At the beginning of the 7th century BC, hereditary kingship was abolished in Attica, a region in Greece where Athens is situated; elected officials started to rule, thus marking the dawn of democracy.
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Almost one hundred years later, a ruler named Solon reformed the political and judicial system to be more democratic; particularly, he established laws that equally applied to every citizen.
Later, a reformer named Cleisthenes introduced the practice of exiling certain citizens from Athens if those people were suspected of attempts to usurp power; the procedure became an instrument to protect the city-state from tyranny.
Another early example of democracy found in Ancient Greece is the rule of Pericles, a statesman, a general, and a highly popular leader of Athens; he promoted a democratic order in the 5th century BC; for example, he put hundreds of commoners into public office.
In the 4th century BC, there was a debate in Greece whether the country should have had a king and thus abolish its democracy; Demosthenes, a famous orator, delivered several strong arguments for preserving democracy.
During the history of Ptolemaic Egypt, Alexandria became an international cultural center. The Library of Alexandria contained hundreds of thousands of scrolls; accumulated knowledge strongly supported the teachings of democracy.
In Hellenistic Greece, rulers encouraged and promoted local democracy; the empire was cosmopolitan and multicultural; women gained more freedom.
In the early history of Rome, the republican form of government was introduced and further delivered to many territories over which Rome gained control. In this political order, there is a constitution and a fixed body of law that protected the rights of citizens.
In the Roman Republic, the Senate was based on the principles of Athenian democracy and gained the ultimate decision-making power.
In the mid-5th century BC, Roman Assembly appointed ten men as a commission to develop a new code; it was later adopted and became known as the Law of the Twelve Tables; it protected various private rights of citizens.
After the collapse of the Roman Empire, in Europe, many new states established by Nordic barbarians had democratic traditions; the societies had been previously governed by elected assemblies.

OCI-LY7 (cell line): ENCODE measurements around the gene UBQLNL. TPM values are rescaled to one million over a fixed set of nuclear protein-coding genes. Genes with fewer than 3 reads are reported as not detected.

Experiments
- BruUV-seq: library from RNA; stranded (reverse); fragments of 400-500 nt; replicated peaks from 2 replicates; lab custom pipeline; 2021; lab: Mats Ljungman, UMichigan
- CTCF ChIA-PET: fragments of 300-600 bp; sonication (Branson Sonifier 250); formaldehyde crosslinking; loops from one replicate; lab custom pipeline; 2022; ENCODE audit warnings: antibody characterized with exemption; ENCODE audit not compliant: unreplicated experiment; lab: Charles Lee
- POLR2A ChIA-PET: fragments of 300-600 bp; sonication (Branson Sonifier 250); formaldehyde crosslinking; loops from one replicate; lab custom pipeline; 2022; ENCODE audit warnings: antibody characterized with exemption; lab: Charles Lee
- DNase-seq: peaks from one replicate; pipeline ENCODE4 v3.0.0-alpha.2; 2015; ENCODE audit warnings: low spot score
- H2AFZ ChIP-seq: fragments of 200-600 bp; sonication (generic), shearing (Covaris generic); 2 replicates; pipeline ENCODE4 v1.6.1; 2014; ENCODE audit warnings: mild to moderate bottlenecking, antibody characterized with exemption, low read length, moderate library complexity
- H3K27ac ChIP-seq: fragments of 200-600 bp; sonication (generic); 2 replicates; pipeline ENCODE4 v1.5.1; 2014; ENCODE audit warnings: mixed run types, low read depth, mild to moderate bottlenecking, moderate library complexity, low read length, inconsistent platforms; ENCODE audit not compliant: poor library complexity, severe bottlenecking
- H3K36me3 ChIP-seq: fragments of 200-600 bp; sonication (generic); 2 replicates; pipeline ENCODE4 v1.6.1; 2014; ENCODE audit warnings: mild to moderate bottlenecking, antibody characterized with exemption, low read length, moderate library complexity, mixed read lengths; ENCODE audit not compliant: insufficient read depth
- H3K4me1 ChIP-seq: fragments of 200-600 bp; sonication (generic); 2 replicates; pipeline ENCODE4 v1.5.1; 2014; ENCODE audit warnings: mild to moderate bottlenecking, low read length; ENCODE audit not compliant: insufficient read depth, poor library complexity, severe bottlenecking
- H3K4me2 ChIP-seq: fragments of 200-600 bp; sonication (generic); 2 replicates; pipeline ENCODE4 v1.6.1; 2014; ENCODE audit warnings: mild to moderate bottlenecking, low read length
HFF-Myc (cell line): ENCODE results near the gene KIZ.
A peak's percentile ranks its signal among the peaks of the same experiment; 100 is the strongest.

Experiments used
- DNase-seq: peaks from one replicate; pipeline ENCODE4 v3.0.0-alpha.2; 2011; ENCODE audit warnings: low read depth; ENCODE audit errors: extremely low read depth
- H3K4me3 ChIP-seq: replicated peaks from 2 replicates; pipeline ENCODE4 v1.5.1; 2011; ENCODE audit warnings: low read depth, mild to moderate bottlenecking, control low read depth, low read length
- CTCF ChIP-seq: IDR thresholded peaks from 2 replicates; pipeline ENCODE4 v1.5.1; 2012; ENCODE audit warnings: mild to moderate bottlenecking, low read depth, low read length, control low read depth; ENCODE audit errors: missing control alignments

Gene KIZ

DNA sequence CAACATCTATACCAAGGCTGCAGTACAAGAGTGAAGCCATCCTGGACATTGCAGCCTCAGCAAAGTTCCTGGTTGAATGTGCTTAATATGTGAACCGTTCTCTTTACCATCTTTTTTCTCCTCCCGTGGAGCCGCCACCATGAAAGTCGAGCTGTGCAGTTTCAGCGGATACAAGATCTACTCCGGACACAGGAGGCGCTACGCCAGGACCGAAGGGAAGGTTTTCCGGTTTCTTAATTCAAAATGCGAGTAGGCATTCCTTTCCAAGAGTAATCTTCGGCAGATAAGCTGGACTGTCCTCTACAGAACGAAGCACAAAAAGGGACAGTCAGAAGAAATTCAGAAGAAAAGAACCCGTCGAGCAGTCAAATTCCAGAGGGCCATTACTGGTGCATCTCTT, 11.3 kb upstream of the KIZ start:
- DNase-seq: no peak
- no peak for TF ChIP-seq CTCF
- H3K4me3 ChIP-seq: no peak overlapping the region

Charlemagne recruited the best scholars to educate all the children in his empire, which can be seen as a contribution to democracy because democracy requires educated citizens.
The first strong British king, Alfred, was a scholar and paid a lot of attention to developing education, too.
In the 10th century AD, urbanization started; cities with craftsmen and professionals became more independent and less controlled by the church, which fought any democratic developments.
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In 1215, King John of England was forced by barons to sign Magna Carta, a document that imposed restrictions on the power of the king and gave more power to local authorities; Magna Carta also protected certain freedoms of people.
Later, King Edward, I of England created the first full parliament in the form that in a way continues today; there were elected representatives from all over the country; also, the parliament was, as it is today, a legislative body, i.e. it could make laws.
Political thought was becoming more secular; such scientists as Marsilius of Padua, Bartolus de Sassoferrato, and John Fortescue promoted more democratic values in their works on law.
In the 14 century, John Wycliffe argued that Christians should follow the Holy Bible, not the orders from the church; it was an important milestone in reducing the power of the church that prevented cultural, scientific, and societal development.
During the Renaissance, humanistic values were promoted by such figures as Dante Alighieri; more emphasis was put on freedoms inherent in human nature.
In the 15th century, Johannes Gutenberg introduced printing. Books and knowledge became more available; it is widely thought today that the dissemination of information started by Gutenberg ended Middle Ages in Europe and shaped further development, including democratic development, as more people received access to education.